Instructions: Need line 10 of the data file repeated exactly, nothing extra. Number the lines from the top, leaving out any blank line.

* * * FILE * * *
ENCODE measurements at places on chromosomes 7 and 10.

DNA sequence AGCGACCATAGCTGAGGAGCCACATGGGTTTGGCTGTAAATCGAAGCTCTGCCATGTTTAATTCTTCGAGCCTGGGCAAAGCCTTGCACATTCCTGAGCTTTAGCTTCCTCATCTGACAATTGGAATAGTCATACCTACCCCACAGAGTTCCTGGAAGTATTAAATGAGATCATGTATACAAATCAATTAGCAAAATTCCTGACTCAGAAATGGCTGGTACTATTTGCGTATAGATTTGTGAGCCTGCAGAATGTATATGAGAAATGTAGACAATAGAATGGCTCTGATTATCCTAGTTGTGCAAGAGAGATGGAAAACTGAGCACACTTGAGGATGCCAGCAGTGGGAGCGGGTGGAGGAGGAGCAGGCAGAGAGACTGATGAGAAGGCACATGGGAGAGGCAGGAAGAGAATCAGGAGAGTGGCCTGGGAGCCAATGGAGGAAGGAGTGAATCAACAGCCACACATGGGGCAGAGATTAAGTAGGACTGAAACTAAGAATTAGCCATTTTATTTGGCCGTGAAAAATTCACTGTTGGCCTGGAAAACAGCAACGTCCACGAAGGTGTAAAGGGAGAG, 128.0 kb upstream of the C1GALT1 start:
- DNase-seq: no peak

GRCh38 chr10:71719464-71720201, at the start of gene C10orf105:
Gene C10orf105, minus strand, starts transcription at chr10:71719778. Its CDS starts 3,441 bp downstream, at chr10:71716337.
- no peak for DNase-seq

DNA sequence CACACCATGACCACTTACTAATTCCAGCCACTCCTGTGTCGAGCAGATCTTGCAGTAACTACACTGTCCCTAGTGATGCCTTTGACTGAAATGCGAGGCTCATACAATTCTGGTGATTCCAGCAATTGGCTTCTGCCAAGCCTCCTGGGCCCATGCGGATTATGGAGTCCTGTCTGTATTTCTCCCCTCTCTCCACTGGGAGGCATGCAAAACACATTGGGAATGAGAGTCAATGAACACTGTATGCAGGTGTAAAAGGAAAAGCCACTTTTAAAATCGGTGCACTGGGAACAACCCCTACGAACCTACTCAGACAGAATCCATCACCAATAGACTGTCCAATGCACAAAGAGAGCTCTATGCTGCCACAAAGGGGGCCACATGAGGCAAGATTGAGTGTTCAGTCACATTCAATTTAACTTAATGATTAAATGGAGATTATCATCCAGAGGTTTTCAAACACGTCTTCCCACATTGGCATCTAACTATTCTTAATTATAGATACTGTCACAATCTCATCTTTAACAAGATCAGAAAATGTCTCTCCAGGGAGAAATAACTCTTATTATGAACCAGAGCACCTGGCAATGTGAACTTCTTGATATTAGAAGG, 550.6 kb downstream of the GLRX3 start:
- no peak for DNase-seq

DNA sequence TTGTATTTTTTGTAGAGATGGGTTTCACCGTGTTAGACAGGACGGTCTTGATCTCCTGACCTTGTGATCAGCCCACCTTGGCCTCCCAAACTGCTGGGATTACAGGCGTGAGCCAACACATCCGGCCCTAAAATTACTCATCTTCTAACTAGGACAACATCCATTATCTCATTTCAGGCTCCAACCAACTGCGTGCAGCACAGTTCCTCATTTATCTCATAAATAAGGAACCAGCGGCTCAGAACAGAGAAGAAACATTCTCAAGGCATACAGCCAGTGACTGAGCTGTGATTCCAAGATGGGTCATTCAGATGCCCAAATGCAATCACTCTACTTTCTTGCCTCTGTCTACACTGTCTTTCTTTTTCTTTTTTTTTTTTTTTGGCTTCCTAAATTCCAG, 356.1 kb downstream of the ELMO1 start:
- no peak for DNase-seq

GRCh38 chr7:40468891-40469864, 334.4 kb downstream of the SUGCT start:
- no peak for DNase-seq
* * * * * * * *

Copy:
- no peak for DNase-seq